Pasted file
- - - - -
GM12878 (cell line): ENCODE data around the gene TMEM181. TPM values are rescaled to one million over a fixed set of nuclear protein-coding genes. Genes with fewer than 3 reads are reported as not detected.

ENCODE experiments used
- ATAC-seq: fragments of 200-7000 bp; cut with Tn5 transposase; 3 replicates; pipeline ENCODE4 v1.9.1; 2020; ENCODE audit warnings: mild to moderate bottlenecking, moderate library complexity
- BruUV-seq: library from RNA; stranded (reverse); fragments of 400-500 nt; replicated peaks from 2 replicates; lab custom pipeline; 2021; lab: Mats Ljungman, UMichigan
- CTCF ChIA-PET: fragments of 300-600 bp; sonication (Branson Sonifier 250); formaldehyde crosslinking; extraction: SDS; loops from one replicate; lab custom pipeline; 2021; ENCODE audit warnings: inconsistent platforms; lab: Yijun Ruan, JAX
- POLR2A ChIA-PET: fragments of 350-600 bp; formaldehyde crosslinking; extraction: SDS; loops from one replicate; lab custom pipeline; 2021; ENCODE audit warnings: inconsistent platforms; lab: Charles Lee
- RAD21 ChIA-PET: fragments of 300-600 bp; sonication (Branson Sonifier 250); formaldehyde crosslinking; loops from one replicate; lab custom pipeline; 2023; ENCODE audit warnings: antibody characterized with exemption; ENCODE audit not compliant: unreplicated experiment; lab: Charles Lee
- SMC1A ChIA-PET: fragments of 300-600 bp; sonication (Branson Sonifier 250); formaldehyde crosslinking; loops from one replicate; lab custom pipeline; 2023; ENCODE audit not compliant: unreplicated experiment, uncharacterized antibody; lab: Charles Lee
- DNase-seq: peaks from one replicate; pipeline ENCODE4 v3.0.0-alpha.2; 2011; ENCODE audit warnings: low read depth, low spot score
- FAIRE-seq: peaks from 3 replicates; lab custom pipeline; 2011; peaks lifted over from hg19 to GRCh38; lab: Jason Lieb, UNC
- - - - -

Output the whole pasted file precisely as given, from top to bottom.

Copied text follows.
GM12878 (cell line): ENCODE data around the gene TMEM181. TPM values are rescaled to one million over a fixed set of nuclear protein-coding genes. Genes with fewer than 3 reads are reported as not detected.

ENCODE experiments used
- ATAC-seq: fragments of 200-7000 bp; cut with Tn5 transposase; 3 replicates; pipeline ENCODE4 v1.9.1; 2020; ENCODE audit warnings: mild to moderate bottlenecking, moderate library complexity
- BruUV-seq: library from RNA; stranded (reverse); fragments of 400-500 nt; replicated peaks from 2 replicates; lab custom pipeline; 2021; lab: Mats Ljungman, UMichigan
- CTCF ChIA-PET: fragments of 300-600 bp; sonication (Branson Sonifier 250); formaldehyde crosslinking; extraction: SDS; loops from one replicate; lab custom pipeline; 2021; ENCODE audit warnings: inconsistent platforms; lab: Yijun Ruan, JAX
- POLR2A ChIA-PET: fragments of 350-600 bp; formaldehyde crosslinking; extraction: SDS; loops from one replicate; lab custom pipeline; 2021; ENCODE audit warnings: inconsistent platforms; lab: Charles Lee
- RAD21 ChIA-PET: fragments of 300-600 bp; sonication (Branson Sonifier 250); formaldehyde crosslinking; loops from one replicate; lab custom pipeline; 2023; ENCODE audit warnings: antibody characterized with exemption; ENCODE audit not compliant: unreplicated experiment; lab: Charles Lee
- SMC1A ChIA-PET: fragments of 300-600 bp; sonication (Branson Sonifier 250); formaldehyde crosslinking; loops from one replicate; lab custom pipeline; 2023; ENCODE audit not compliant: unreplicated experiment, uncharacterized antibody; lab: Charles Lee
- DNase-seq: peaks from one replicate; pipeline ENCODE4 v3.0.0-alpha.2; 2011; ENCODE audit warnings: low read depth, low spot score
- FAIRE-seq: peaks from 3 replicates; lab custom pipeline; 2011; peaks lifted over from hg19 to GRCh38; lab: Jason Lieb, UNC